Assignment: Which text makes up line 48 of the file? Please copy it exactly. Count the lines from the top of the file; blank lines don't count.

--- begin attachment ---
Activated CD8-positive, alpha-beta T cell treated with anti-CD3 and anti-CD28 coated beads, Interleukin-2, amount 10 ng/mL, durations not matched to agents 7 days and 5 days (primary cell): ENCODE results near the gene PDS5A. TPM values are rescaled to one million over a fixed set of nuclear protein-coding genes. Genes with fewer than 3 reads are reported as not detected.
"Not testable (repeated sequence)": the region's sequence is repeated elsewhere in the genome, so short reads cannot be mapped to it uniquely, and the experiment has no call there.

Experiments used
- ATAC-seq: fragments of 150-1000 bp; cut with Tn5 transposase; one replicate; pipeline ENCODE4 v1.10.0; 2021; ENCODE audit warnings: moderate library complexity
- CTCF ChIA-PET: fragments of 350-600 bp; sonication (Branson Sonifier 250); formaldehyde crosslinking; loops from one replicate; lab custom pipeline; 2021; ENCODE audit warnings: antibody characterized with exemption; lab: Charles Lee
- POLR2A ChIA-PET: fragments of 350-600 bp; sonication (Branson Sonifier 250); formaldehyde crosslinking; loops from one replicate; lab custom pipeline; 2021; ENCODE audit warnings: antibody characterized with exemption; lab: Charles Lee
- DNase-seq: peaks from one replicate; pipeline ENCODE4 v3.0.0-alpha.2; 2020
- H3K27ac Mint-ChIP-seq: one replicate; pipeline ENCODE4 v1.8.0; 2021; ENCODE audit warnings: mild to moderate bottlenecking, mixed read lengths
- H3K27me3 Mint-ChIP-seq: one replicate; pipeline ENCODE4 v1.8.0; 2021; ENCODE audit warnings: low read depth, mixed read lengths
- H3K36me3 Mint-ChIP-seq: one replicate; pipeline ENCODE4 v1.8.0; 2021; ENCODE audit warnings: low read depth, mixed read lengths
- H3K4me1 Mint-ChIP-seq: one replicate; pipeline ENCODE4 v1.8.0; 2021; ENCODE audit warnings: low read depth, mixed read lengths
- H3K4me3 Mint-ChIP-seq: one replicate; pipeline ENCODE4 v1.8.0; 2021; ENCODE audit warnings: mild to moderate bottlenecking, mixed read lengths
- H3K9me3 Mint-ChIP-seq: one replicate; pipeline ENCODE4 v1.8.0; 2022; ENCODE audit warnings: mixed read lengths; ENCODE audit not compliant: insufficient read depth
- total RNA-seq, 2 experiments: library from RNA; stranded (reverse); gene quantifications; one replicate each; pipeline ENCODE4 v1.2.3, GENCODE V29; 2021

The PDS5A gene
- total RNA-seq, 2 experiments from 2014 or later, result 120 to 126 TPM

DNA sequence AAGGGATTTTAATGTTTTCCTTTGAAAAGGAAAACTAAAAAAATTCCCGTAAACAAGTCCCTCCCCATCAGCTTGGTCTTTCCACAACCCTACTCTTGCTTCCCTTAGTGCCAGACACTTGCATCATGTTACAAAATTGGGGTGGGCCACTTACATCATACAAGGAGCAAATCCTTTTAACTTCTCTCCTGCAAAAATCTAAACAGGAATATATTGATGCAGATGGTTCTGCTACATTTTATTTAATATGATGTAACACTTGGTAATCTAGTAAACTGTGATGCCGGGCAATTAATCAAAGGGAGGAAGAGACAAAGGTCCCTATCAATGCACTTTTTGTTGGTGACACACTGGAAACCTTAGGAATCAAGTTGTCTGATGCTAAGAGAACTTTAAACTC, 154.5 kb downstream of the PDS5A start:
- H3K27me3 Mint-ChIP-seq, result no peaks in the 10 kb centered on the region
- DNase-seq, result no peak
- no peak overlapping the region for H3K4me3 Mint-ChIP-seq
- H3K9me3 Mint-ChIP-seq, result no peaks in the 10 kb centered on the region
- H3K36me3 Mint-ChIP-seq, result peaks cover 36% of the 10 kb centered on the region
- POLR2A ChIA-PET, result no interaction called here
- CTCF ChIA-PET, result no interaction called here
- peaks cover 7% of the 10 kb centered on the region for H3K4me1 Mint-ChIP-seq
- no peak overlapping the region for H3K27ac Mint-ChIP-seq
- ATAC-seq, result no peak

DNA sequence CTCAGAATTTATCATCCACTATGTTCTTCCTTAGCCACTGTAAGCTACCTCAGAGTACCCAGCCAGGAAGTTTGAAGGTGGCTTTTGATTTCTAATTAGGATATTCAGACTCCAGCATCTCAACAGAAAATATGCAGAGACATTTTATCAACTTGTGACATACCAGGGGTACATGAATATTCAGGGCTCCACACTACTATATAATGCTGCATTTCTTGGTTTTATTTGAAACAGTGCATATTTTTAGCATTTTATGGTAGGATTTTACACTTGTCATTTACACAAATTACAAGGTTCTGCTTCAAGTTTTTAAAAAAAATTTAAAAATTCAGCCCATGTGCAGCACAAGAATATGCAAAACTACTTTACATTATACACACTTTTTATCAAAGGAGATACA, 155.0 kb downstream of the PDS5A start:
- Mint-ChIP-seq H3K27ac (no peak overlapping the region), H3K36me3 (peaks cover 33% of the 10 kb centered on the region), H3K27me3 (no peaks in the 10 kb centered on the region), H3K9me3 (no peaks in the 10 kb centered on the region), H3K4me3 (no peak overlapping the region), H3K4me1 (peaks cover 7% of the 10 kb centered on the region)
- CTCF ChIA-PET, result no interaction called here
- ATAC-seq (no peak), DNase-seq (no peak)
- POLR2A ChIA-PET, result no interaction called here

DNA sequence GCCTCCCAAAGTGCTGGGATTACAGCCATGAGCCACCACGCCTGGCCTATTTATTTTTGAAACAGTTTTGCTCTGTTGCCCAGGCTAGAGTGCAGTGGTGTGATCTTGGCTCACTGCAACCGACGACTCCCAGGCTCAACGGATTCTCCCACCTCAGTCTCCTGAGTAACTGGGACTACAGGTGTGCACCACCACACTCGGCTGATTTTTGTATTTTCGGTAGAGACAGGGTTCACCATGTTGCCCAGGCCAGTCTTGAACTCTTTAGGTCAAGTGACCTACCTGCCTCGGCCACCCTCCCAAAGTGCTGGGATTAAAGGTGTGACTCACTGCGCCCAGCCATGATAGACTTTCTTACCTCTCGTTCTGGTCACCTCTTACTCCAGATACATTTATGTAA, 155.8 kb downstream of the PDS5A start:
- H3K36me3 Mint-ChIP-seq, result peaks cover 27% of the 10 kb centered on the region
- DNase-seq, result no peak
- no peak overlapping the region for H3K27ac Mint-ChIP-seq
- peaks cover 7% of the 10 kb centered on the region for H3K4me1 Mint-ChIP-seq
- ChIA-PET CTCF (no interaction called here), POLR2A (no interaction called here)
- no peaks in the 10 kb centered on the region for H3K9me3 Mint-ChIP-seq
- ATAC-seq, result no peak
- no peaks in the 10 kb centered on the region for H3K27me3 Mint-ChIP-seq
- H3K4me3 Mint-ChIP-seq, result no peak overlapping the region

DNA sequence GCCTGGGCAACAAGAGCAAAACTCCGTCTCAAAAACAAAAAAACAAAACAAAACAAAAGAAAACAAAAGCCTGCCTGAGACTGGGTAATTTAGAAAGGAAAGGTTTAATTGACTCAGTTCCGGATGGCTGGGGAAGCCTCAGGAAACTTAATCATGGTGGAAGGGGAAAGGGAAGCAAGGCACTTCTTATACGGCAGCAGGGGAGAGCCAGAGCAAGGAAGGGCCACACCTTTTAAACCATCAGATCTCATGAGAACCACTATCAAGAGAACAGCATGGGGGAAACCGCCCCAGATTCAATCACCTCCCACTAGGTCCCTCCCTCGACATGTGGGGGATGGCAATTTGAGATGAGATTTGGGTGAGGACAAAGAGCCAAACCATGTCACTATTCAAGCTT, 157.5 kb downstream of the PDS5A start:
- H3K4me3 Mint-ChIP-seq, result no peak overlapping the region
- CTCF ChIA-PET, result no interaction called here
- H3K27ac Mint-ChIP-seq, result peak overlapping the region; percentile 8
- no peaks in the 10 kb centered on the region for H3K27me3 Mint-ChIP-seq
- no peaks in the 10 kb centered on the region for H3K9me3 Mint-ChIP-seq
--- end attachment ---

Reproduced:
- no peaks in the 10 kb centered on the region for H3K9me3 Mint-ChIP-seq